Manson makes the argument, backed both by academic research and well-timed poop jokes, that improving our lives hinges not on our ability to turn lemons into lemonade, but on learning to stomach lemons better. Human beings are flawed and limited—"not everybody can be extraordinary, there are winners and losers in society, and some of it is not fair or your fault." Manson advises us to get to know our limitations and accept them. Once we embrace our fears, faults, and uncertainties, once we stop running and avoiding and start confronting painful truths, we can begin to find the courage, perseverance, honesty, responsibility, curiosity, and forgiveness we seek.

There are only so many things we can give a f**k about so we need to figure out which ones really matter, Manson makes clear. While money is nice, caring about what you do with your life is better, because true wealth is about experience. A much-needed grab-you-by-the-shoulders-and-look-you-in-the-eye moment of real-talk, filled with entertaining stories and profane, ruthless humor, The Subtle Art of Not Giving a F**k is a refreshing slap for a generation to help them lead contented, grounded lives.

Major New York Times bestseller
Winner of the National Academy of Sciences Best Book Award in 2012
Selected by the New York Times Book Review as one of the ten best books of 2011
A Globe and Mail Best Books of the Year 2011 Title
One of The Economist's 2011 Books of the Year
One of The Wall Street Journal's Best Nonfiction Books of the Year 2011
2013 Presidential Medal of Freedom Recipient
Kahneman's work with Amos Tversky is the subject of Michael Lewis's The Undoing Project: A Friendship That Changed Our Minds

In the international bestseller, Thinking, Fast and Slow, Daniel Kahneman, the renowned psychologist and winner of the Nobel Prize in Economics, takes us on a groundbreaking tour of the mind and explains the two systems that drive the way we think. System 1 is fast, intuitive, and emotional; System 2 is slower, more deliberative, and more logical. The impact of overconfidence on corporate strategies, the difficulties of predicting what will make us happy in the future, the profound effect of cognitive biases on everything from playing the stock market to planning our next vacation—each of these can be understood only by knowing how the two systems shape our judgments and decisions.

Engaging the reader in a lively conversation about how we think, Kahneman reveals where we can and cannot trust our intuitions and how we can tap into the benefits of slow thinking. He offers practical and enlightening insights into how choices are made in both our business and our personal lives—and how we can use different techniques to guard against the mental glitches that often get us into trouble. Winner of the National Academy of Sciences Best Book Award and the Los Angeles Times Book Prize and selected by The New York Times Book Review as one of the ten best books of 2011, Thinking, Fast and Slow is destined to be a classic.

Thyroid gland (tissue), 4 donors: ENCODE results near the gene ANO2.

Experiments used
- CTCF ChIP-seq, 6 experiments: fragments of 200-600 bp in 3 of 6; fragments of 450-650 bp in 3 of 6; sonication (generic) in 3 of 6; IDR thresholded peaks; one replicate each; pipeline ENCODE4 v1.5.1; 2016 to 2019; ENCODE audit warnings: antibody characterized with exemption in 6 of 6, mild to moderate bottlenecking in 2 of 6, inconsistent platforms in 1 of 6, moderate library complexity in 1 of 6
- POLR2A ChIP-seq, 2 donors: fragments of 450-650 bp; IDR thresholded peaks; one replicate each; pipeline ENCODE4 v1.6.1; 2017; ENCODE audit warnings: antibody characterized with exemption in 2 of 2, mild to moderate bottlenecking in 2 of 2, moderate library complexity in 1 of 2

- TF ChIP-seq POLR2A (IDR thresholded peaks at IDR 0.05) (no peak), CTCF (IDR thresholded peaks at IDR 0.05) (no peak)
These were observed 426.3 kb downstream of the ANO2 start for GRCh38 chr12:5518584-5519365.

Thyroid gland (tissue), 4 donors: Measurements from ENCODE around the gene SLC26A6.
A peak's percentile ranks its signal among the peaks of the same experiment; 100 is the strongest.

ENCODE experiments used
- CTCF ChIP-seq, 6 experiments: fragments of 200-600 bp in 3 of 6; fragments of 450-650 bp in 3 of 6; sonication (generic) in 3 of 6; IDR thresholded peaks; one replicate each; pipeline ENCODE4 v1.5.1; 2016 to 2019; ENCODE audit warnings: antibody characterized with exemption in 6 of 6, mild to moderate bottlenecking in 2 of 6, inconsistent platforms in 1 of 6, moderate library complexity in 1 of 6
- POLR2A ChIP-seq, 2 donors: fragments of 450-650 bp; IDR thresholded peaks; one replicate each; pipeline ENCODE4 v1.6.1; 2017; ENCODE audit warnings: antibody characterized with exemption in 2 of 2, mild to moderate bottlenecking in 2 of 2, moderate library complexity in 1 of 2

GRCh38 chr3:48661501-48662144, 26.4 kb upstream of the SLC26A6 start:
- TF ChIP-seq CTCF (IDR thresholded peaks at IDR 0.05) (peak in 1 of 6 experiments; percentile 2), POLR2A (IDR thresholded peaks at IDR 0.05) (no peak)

INSTANT NEW YORK TIMES BESTSELLER

“One of the most important books I’ve ever read—an indispensable guide to thinking clearly about the world.” – Bill Gates

“Hans Rosling tells the story of ‘the secret silent miracle of human progress’ as only he can. But Factfulness does much more than that. It also explains why progress is so often secret and silent and teaches readers how to see it clearly.” —Melinda Gates

"Factfulness by Hans Rosling, an outstanding international public health expert, is a hopeful book about the potential for human progress when we work off facts rather than our inherent biases." - Former U.S. President Barack Obama

Factfulness: The stress-reducing habit of only carrying opinions for which you have strong supporting facts.

When asked simple questions about global trends—what percentage of the world’s population live in poverty; why the world’s population is increasing; how many girls finish school—we systematically get the answers wrong. So wrong that a chimpanzee choosing answers at random will consistently outguess teachers, journalists, Nobel laureates, and investment bankers.

In Factfulness, Professor of International Health and global TED phenomenon Hans Rosling, together with his two long-time collaborators, Anna and Ola, offers a radical new explanation of why this happens. They reveal the ten instincts that distort our perspective—from our tendency to divide the world into two camps (usually some version of us and them) to the way we consume media (where fear rules) to how we perceive progress (believing that most things are getting worse).

Our problem is that we don’t know what we don’t know, and even our guesses are informed by unconscious and predictable biases.

It turns out that the world, for all its imperfections, is in a much better state than we might think. That doesn’t mean there aren’t real concerns. But when we worry about everything all the time instead of embracing a worldview based on facts, we can lose our ability to focus on the things that threaten us most.

Inspiring and revelatory, filled with lively anecdotes and moving stories, Factfulness is an urgent and essential book that will change the way you see the world and empower you to respond to the crises and opportunities of the future.

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“This book is my last battle in my life-long mission to fight devastating ignorance...Previously I armed myself with huge data sets, eye-opening software, an energetic learning style and a Swedish bayonet for sword-swallowing. It wasn’t enough. But I hope this book will be.” Hans Rosling, February 2017.